Coca-Cola Amatil looks set to be bought up by Coca-Cola European Partners. Photo / Michael Craig
The owner of Coca-Cola Amatil New Zealand looks set to be bought up by the European distributors of Coca-Cola in a deal worth nearly $10 billion.
Coca-Cola European Partners has offered to buy the ASX-listed Coca-Cola Amatil – which owns the New Zealand business – for A$12.75 per share valuing the deal at A$9.28 billion ($9.9b).
The offer is a 19 per cent premium to where Coca-Cola Amatil shares were last traded.
In a statement to the ASX Coca-Cola Amatil said it had received the non-binding indicative proposal for all of the shares held by independent shareholders of Amatil pursuant to a scheme of arrangement.
Coca-Cola European Partners will also enter a separate agreement to buy Amatil shares held indirectly by the Coca-Cola Company which has a 31 per cent stake on less favourable terms than those offered to the other shareholders, the statement noted.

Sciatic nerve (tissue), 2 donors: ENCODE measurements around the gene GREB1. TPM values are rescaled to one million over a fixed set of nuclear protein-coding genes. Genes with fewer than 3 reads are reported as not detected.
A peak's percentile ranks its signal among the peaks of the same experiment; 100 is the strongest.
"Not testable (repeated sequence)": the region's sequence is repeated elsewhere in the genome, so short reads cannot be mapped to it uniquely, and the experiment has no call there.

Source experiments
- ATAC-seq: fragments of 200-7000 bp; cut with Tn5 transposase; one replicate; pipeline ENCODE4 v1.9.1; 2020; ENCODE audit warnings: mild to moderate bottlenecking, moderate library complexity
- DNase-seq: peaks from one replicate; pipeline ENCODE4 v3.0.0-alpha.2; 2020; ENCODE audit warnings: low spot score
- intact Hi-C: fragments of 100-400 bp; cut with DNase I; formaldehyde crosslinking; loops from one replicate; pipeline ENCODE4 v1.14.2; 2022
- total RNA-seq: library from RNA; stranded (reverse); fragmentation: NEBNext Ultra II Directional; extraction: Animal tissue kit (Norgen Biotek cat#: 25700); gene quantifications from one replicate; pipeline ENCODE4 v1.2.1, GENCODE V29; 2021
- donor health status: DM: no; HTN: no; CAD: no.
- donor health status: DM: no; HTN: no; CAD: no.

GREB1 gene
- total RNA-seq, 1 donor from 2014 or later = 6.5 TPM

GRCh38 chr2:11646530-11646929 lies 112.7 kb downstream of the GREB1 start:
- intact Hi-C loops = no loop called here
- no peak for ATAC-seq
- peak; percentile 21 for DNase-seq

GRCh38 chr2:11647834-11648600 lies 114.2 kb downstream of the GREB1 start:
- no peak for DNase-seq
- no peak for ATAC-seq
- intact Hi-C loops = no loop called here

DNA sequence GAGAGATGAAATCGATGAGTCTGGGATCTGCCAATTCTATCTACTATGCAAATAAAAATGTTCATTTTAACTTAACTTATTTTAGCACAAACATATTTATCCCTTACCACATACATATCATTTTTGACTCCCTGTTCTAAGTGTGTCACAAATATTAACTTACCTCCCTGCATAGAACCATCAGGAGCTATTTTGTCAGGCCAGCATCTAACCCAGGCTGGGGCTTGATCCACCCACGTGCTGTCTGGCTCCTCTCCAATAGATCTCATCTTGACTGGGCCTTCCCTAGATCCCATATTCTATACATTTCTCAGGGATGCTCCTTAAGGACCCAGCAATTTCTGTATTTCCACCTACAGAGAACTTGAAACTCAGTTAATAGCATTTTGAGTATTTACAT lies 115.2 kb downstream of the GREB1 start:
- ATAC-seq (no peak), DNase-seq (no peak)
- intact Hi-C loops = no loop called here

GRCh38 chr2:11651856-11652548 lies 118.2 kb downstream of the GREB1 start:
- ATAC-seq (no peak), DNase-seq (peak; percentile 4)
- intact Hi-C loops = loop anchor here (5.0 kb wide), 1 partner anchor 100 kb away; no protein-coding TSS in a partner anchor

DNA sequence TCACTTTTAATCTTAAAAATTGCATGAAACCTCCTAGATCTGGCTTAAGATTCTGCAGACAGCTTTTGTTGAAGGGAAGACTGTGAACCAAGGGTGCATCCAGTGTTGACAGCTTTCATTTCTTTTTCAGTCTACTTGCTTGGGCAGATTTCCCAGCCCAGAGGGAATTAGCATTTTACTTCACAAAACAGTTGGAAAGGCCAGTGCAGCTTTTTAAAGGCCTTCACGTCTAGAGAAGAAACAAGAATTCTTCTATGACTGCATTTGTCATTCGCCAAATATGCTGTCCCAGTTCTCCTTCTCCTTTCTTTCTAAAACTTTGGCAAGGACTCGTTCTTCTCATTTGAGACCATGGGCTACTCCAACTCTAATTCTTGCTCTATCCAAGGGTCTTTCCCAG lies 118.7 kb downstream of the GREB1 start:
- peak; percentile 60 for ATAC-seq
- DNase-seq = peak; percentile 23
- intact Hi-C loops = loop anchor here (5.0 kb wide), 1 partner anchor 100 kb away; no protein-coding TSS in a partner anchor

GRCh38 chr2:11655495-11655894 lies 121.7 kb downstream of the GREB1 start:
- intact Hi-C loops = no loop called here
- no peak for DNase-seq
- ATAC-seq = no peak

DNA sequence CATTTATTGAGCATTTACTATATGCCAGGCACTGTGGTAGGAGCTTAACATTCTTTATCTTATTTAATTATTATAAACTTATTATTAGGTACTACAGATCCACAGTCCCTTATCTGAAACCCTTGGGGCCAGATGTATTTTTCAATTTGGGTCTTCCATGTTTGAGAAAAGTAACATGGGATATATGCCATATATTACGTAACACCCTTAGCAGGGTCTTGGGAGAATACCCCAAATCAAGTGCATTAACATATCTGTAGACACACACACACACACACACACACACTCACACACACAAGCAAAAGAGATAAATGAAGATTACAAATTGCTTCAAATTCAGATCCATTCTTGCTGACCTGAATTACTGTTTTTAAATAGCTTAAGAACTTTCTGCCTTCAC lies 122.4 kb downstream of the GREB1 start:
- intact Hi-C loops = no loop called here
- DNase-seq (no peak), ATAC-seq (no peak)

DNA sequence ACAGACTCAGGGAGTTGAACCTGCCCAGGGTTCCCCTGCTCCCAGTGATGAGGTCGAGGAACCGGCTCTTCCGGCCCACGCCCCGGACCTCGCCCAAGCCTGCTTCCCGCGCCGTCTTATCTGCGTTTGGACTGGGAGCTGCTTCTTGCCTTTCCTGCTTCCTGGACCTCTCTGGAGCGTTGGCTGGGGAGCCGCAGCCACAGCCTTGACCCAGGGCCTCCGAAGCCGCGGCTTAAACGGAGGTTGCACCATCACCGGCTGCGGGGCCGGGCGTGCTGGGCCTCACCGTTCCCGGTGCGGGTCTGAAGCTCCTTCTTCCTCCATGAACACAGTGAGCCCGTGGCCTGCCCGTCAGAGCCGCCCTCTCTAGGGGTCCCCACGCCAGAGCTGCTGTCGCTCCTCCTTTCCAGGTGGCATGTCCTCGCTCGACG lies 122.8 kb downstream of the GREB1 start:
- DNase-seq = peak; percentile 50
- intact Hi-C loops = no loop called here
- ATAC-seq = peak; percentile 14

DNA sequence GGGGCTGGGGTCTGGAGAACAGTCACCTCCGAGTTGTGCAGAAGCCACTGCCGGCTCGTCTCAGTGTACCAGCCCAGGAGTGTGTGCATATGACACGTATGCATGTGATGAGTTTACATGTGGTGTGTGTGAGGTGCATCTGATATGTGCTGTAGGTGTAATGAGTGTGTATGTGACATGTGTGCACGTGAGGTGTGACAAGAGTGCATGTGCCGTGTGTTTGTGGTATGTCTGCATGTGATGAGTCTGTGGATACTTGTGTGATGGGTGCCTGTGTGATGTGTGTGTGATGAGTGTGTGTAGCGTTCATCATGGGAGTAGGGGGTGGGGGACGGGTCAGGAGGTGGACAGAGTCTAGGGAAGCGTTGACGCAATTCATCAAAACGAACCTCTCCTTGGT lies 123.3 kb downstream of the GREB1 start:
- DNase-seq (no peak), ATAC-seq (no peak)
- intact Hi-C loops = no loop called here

According to Bloomberg the cash offer would give Coca-Cola European Partners an even larger international footprint and immediate scale in the Southern hemisphere.
Soft drink bottlers have been under pressure to consolidate amid slowing sales partly caused by the coronavirus pandemic and by consumers moving away from sugary drinks.
Coca-Cola European Partners is the world’s largest Coca- Cola bottler by revenue, with 48 production sites in Germany, Spain, Great Britain and elsewhere, according to a fact sheet on its website.
Coca-Cola Amatil is a dominant player in the Asia Pacific region, with 32 production facilities in Australia, New Zealand, Fiji, Indonesia and Papua New Guinea, according to its website.
Ilana Atlas, chairwoman of Amatil, said the related party committee – which is made up of Amatil’s independent non-executive directors – had considered the proposal and had “unanimously determined that, based on the current price and conditions of the proposal” it was in the best interests of independent shareholders to allow Coca-Cola European Partners to undertake due diligence and further negotiate transaction documentation in order to determine if a binding proposal can be presented to independent shareholders.
If due diligence was complete and other conditions satisfied and an acceptable scheme implementation deed was negotiated Amatil’s related party committee and group managing director Alison Watkins intended to recommend the scheme to shareholders.